If you have a teenager in your house, you likely know that youth isn’t always carefree and positive. Learning to recognize when your child is under too much stress and knowing what to do about it can help maintain peace in your home and ensure she grows into a healthy adult who looks back on her youth with fondness.  

Teenagers experience pressure from many external sources, but experts say the adolescent brain also undergoes a sort of hormonal upheaval that can make handling everyday stress more challenging. A 2013 survey from the American Psychological Association found that teens report unhealthy stress levels that exceed those of adults. Thirty-one percent of teenagers reported feeling overwhelmed by stress, and 30 percent said they were depressed or sad as a result of stressors. 

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When does stress tip from natural to unhealthy?

Headaches, the inability to eat, withdrawing socially and frequent illnesses: Too much stress can have lasting and damaging effects.

Dr. Jamie Howard, clinical psychologist and director of the Stress and Resilience Program at the Child Mind Institute in New York, says some stress is healthy for adolescent children. The stressors may come from school, sports, their parents or self-imposed expectations. These normal worries are temporary, not too intense and don’t disrupt daily life. But these same stressors can become unhealthy.

“Worries become a cause for concern when they become so persistent and intense that they interfere with what we call the job of being a kid,” Howard says. That job includes applying themselves in school, maintaining friendships, loving their families and engaging in activities they enjoy. “When kids feel anxious about doing these things, they might experience the urge to avoid them,” which is a clear sign it’s time to intervene.

Howard says to watch out for:

● Dramatic changes in eating and sleeping habits
● Overwhelming worries about things beyond their control such as global events, parental health and being “perfect”
● Fear of humiliating themselves doing everyday tasks such as eating in front of other people or saying the wrong things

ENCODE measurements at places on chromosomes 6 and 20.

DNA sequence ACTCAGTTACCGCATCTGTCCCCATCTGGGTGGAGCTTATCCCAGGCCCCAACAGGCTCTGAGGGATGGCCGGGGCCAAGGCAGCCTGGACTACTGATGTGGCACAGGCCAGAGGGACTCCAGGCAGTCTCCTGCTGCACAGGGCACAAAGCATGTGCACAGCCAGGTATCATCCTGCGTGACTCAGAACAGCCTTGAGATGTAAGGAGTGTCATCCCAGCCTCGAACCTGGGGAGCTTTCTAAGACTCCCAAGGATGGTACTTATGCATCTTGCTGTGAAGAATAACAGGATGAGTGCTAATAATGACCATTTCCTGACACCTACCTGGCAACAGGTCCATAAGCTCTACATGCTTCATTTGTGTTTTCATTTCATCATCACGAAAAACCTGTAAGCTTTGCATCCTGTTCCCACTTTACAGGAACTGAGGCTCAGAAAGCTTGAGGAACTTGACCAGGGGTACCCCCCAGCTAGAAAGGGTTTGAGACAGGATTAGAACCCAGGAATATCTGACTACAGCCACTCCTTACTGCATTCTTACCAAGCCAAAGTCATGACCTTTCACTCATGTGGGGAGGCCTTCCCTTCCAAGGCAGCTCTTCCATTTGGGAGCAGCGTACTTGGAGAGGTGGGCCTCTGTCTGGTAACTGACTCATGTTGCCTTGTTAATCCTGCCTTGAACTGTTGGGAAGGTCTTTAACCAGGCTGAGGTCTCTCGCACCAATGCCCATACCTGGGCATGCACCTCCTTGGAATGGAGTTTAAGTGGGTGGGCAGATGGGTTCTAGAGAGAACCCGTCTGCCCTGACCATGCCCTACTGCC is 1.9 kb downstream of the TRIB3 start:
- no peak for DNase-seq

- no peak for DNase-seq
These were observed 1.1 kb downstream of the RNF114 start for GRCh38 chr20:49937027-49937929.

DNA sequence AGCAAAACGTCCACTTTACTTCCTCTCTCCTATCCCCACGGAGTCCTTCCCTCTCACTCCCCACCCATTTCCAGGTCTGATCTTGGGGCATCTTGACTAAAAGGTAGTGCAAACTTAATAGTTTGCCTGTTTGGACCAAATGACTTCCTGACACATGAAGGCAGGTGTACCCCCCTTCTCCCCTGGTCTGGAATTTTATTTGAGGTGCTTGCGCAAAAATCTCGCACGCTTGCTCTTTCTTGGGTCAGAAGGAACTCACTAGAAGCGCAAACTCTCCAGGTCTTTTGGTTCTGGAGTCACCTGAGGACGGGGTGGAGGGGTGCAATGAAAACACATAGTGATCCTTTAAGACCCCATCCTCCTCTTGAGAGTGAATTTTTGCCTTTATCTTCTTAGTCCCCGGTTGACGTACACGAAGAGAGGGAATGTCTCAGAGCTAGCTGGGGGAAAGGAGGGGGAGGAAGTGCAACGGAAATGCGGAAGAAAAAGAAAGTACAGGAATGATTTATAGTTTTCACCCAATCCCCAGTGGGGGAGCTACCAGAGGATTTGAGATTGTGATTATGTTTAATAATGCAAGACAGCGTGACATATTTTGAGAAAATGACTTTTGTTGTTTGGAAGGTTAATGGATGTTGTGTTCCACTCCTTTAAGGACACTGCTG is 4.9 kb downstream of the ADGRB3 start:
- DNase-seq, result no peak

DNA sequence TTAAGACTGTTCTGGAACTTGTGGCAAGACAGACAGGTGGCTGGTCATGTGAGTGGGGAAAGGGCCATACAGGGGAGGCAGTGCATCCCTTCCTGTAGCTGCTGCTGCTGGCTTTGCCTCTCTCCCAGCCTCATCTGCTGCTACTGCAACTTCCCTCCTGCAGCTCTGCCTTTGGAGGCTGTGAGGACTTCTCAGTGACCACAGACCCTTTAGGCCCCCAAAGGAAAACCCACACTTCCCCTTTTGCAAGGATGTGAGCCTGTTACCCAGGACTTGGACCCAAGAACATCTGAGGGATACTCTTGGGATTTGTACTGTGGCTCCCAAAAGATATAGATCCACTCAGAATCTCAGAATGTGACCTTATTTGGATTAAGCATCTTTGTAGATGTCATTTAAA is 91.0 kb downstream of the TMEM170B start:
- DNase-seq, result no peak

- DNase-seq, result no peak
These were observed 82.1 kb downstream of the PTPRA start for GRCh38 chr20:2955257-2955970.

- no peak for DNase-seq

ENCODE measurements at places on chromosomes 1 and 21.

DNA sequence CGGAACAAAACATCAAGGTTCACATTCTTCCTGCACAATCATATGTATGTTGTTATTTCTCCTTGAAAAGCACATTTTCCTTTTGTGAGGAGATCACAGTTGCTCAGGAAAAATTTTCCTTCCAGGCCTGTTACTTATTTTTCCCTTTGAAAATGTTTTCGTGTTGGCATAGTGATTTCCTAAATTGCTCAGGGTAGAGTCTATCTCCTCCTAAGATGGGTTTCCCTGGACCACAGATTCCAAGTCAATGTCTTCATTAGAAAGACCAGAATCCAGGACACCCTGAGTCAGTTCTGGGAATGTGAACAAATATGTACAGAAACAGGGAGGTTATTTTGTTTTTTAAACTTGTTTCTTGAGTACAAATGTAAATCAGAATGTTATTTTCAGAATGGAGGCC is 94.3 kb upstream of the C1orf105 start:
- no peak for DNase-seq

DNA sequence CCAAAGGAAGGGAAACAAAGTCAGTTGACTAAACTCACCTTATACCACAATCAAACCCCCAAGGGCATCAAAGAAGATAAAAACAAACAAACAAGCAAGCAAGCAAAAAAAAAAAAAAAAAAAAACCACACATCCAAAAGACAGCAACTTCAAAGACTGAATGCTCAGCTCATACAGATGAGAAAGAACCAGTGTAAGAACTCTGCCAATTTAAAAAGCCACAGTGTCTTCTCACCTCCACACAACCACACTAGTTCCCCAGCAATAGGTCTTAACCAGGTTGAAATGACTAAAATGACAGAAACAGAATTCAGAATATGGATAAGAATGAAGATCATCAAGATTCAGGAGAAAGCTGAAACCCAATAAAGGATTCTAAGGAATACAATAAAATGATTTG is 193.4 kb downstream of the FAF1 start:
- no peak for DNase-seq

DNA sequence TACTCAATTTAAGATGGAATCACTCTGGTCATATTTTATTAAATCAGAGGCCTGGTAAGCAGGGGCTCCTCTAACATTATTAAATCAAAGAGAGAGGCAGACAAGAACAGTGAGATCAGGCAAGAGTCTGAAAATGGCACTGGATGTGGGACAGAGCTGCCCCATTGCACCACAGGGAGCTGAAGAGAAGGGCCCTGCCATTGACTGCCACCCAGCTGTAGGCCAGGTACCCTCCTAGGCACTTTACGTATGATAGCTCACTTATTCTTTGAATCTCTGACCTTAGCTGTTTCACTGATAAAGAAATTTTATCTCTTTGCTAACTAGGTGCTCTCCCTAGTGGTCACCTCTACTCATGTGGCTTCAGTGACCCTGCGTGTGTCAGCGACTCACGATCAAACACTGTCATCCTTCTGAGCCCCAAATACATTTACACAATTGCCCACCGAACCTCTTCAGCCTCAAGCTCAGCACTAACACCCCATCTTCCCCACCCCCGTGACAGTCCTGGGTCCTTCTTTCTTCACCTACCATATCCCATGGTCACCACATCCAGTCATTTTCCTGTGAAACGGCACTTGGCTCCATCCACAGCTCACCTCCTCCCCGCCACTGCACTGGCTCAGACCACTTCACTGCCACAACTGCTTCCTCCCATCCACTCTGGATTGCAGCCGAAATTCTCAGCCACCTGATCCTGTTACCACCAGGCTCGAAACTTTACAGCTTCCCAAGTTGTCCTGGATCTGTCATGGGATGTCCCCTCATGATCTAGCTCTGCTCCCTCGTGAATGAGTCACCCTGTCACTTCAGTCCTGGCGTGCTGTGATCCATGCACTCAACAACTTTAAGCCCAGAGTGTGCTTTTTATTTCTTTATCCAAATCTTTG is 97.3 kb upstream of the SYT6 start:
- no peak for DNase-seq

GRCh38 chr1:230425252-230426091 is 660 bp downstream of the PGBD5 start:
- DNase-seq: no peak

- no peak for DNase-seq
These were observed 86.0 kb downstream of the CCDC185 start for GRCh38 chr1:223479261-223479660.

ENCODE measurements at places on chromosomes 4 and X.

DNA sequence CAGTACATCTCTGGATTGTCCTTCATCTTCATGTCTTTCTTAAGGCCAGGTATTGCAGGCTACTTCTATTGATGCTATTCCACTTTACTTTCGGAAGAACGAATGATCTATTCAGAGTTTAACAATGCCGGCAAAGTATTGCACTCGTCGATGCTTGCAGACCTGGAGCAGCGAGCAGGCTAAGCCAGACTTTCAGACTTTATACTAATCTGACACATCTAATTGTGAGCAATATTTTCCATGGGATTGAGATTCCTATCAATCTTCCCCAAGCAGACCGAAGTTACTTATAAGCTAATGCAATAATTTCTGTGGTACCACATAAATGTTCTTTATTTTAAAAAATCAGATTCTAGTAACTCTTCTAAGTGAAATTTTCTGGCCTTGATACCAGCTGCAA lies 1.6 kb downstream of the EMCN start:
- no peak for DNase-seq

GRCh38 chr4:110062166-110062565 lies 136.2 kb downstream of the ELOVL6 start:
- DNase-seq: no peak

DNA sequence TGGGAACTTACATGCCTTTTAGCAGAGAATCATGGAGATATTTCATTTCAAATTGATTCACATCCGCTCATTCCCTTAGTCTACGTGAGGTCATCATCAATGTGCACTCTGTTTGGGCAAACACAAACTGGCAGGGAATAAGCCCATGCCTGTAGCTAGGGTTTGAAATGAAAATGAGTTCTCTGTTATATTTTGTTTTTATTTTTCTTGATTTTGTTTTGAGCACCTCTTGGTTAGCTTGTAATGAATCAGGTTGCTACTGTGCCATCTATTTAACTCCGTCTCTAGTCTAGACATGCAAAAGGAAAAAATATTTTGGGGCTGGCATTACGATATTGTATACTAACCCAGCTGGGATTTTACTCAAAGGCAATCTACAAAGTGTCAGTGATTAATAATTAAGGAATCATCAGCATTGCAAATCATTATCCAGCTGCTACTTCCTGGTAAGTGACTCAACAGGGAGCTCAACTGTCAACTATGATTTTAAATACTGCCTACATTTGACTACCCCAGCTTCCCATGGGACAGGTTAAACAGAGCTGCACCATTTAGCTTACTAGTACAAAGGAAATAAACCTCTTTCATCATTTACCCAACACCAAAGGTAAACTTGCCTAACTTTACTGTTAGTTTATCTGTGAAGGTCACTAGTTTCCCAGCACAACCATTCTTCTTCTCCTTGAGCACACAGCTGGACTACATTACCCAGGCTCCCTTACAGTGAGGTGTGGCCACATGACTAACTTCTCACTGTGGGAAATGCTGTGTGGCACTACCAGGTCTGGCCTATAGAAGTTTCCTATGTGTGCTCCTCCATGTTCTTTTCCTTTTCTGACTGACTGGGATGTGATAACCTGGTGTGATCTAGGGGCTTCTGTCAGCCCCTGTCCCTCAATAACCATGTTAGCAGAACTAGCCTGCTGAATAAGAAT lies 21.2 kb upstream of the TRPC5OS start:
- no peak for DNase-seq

● Recurring and intrusive thoughts they can’t seem to control, such as a fear of germs or the idea that someone is out to get them
● Refusal to be away from parents or refusing to go to school

Also, disagreements and occasional outbursts are par for the course when parenting a teenager, but unrelenting anger, incessant arguments or physical confrontations are clear signs that your child is having trouble.

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What parents can do

Stressed-out children need their parents’ support. This could be as simple as asking what the trouble is and giving them a safe place to open up without fear of judgment.

“Most children want to talk to their parents about stress, but their parents are unlikely to ask,” says Dr. Jocelyn Carter, associate professor of clinical psychology at DePaul University in Chicago.

The American Psychological Association says you can help teens open up by:

● Listening without interrupting
● Providing thoughtful responses
● Tempering your own emotions

Remember, regardless of how serious or trivial the concerns may seem to you, they are causing your child difficulty, so be kind.

Also, set a good example. Parents who are unable to manage stress aren’t modeling healthy behaviors, so make an effort to practice what you preach. Combat your own stress by getting regular sleep, enjoying social and recreational activities, and exercising regularly.

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Where to go for help

When you’ve tried talking things out, but your child’s stress continues to affect his physical health, relationships or the sanctity of your home, it may be time to talk with a professional. Likewise, if you or your child recognizes that your relationship is a big part of the unmanageable stress, a third party can be helpful.

Your child’s pediatrician is a good place to start for several reasons:

● Teenagers may already have a level of trust built up with their pediatrician, making them a good outside source for talks or stress management advice. Also, teens may resist seeing a psychologist because of a perceived social stigma, which is absent from a visit to the regular doctor.
● The doctor can refer you to a reputable mental health professional, and that referral may be required by your health insurance.
● The Affordable Care Act mandates that adolescents be provided depression and behavioral health screenings free of charge when they visit their in-network, primary-care doctor. So, depending on the content of your child’s appointment, the pediatrician’s visit could be free.

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Howard says children today are being taught more about stress management in school, often in conjunction with social skills and assertiveness training that accompanies bullying prevention programs. But a psychologist or therapist can further help your teen identify thought processes that could be trapping them in a cycle of worry and anxiety.

By talking to your child, keeping a close eye on her behaviors, modeling positive stress management techniques and not being afraid to reach out for help, you’re most likely to set your teen up for success.